Mysticism and Skepticism as Denials of Reason

An excerpt from chapter 5 on Reason from Objectivism: The Philosophy of Ayn Rand by Leonard Peikoff.

Ayn Rand defines “knowledge’ as “a mental grasp of a fact(s) of reality, reached either by perceptual observation or by a process of reason based on perceptual observation.” This definition, which the discussion so far has validated, can serve as a summary of the Objectivist epistemology. It also indicates our rejection of two widespread viewpoints. Contrary to skepticism, the definition affirms that man can “grasp reality.” Contrary to mysticism, it affirms that such grasp is achieved only by observation and/or reason.

Mysticism is the theory that man has a means of knowledge other than sense perception or reason, such as revelation, faith, intuition, and the like. As we have seen, this theory reduces to emotionalism. It amounts to the view that men should rely for cognitive guidance not on the volitional faculty of thought, but on an automatic mental function, feeling.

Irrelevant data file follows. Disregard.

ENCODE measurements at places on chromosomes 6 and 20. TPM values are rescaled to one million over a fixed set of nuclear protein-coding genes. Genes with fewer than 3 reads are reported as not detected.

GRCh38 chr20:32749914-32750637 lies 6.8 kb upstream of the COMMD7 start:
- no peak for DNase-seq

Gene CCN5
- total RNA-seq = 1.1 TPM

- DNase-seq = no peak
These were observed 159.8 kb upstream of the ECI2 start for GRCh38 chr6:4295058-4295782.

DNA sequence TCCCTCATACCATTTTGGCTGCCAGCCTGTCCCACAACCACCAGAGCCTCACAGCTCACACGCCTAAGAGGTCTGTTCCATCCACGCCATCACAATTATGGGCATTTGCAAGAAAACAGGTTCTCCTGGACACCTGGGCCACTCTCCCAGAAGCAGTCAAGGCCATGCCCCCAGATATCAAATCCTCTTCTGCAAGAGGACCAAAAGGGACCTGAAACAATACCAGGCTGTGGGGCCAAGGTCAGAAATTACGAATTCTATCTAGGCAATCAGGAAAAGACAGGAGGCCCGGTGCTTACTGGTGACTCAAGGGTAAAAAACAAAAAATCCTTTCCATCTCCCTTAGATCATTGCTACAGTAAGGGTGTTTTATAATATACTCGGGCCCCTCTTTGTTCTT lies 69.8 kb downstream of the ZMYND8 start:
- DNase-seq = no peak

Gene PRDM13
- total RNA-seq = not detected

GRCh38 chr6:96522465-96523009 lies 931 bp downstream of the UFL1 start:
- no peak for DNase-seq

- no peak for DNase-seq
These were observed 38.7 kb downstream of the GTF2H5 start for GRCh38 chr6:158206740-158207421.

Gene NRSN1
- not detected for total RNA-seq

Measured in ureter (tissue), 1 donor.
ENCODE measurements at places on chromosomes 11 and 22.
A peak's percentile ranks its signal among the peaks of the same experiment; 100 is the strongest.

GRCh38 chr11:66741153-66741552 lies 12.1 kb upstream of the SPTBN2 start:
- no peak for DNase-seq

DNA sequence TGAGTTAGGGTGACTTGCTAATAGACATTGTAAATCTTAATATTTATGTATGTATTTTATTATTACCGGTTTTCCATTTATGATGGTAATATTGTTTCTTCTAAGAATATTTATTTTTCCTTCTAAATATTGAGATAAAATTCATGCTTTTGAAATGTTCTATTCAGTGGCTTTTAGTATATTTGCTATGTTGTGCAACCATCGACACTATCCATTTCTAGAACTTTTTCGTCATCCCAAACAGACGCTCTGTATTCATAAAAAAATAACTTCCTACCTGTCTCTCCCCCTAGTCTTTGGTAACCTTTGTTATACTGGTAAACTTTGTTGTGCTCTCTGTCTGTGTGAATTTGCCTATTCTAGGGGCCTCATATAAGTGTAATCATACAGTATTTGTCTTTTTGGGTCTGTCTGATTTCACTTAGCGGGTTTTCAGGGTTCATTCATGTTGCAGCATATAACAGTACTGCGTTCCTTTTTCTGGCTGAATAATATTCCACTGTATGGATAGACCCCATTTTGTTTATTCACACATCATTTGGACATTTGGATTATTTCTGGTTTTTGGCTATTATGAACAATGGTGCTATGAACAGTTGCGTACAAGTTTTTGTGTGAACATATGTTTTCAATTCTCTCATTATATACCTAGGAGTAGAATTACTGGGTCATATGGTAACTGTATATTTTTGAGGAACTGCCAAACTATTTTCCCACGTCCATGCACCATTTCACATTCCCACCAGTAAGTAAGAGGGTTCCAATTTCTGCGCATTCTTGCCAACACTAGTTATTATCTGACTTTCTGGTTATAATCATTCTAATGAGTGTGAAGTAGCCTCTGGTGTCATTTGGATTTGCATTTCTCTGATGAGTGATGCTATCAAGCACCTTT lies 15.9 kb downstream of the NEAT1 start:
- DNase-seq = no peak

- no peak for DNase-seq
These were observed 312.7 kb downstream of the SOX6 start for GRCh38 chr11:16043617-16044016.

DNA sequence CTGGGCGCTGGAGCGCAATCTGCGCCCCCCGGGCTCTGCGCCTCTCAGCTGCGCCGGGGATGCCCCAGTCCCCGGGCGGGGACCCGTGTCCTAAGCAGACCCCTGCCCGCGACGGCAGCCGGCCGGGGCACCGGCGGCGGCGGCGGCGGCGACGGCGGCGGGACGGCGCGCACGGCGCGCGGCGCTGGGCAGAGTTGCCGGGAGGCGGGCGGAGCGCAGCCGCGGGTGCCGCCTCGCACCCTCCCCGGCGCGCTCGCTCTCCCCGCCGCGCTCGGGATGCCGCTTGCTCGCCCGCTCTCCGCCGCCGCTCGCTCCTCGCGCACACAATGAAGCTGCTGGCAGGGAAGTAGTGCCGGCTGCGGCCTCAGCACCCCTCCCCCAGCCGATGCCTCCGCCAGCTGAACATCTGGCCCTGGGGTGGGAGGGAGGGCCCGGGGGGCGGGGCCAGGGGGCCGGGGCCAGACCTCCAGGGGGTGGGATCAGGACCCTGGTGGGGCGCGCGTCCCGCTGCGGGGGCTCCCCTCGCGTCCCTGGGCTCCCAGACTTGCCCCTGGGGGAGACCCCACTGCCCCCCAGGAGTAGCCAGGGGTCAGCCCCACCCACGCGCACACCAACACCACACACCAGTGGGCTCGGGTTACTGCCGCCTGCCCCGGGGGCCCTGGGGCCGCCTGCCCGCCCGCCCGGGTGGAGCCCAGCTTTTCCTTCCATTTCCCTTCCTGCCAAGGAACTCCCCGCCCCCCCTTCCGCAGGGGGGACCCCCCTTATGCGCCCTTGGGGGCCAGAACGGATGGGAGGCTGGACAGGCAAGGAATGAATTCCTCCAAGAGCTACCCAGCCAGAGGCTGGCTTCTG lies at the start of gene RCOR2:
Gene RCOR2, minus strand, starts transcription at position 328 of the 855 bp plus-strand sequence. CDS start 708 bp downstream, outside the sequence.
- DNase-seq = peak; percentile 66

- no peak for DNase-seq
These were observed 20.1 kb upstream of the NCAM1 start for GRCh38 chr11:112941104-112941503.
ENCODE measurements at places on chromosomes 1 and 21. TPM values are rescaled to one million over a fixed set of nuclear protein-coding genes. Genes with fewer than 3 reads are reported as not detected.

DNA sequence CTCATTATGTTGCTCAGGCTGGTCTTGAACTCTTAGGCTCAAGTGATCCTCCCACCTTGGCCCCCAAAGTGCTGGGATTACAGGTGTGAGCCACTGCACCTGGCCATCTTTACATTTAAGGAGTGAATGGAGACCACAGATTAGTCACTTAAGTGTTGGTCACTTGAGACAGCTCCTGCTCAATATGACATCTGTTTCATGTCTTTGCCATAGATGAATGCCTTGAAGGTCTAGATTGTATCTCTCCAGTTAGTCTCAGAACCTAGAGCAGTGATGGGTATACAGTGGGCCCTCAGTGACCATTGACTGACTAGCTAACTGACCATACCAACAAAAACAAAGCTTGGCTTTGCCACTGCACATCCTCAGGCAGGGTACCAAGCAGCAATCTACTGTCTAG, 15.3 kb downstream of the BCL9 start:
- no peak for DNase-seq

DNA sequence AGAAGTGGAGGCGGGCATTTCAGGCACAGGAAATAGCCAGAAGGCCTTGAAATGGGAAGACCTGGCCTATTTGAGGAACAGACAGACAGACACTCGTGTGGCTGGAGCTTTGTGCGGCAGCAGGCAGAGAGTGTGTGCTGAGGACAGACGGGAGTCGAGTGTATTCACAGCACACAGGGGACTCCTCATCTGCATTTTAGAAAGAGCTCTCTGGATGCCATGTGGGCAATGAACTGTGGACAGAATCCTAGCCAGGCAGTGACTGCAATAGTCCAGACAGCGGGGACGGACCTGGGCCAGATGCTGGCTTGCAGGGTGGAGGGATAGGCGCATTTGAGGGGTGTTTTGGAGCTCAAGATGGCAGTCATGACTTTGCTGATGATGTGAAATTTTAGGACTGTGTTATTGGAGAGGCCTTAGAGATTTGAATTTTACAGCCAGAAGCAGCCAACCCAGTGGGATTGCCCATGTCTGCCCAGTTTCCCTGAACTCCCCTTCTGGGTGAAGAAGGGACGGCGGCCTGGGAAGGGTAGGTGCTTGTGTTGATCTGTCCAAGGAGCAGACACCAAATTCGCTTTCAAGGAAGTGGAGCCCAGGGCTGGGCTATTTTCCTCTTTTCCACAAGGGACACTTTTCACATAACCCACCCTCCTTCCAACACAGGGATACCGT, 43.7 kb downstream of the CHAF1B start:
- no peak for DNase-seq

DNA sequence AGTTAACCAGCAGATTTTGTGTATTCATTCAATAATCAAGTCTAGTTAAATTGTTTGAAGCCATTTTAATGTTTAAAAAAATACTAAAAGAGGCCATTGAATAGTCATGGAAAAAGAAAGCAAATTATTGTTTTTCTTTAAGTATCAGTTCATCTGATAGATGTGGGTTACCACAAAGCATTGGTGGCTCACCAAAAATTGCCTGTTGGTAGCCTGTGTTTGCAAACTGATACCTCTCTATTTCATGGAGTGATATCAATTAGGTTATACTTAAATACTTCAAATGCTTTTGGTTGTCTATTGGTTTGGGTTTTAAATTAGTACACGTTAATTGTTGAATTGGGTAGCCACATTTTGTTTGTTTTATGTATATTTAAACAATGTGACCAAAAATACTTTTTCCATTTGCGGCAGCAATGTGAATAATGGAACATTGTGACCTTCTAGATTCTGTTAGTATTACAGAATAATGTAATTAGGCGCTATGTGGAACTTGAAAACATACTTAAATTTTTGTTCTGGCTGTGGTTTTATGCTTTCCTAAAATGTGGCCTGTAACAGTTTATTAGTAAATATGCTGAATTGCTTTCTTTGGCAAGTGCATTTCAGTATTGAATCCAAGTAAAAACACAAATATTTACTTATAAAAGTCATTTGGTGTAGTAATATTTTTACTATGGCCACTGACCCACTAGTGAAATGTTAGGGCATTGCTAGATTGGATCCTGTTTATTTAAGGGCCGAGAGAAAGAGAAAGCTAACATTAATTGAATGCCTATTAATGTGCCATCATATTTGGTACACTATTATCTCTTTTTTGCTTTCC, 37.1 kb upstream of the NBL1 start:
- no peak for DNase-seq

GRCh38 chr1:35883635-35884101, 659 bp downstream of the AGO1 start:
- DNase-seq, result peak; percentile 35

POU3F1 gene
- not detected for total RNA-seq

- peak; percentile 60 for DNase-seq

Philosophically, mysticism is an expression of intrinsicism; it is the only way to implement the latter. Intrinsicism defines no method of acquiring conceptual knowledge. Such knowledge, it holds, is gained automatically, by passive exposure to revelations of some sort, a process that results in one’s “just knowing.” This last is the mystical idea of cognition. In fact, however, since there are no revelations to absorb, the advocate of passivity ends up …

Read the rest in Objectivism: The Philosophy of Ayn Rand.

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